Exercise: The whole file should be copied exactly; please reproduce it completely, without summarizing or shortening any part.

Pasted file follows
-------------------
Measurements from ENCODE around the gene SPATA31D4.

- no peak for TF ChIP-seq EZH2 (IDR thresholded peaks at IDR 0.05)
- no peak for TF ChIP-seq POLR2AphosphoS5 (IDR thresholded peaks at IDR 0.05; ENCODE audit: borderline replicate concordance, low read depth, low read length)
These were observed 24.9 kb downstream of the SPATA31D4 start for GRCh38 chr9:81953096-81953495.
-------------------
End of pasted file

Measurements from ENCODE around the gene SPATA31D4.

- no peak for TF ChIP-seq EZH2 (IDR thresholded peaks at IDR 0.05)
- no peak for TF ChIP-seq POLR2AphosphoS5 (IDR thresholded peaks at IDR 0.05; ENCODE audit: borderline replicate concordance, low read depth, low read length)
These were observed 24.9 kb downstream of the SPATA31D4 start for GRCh38 chr9:81953096-81953495.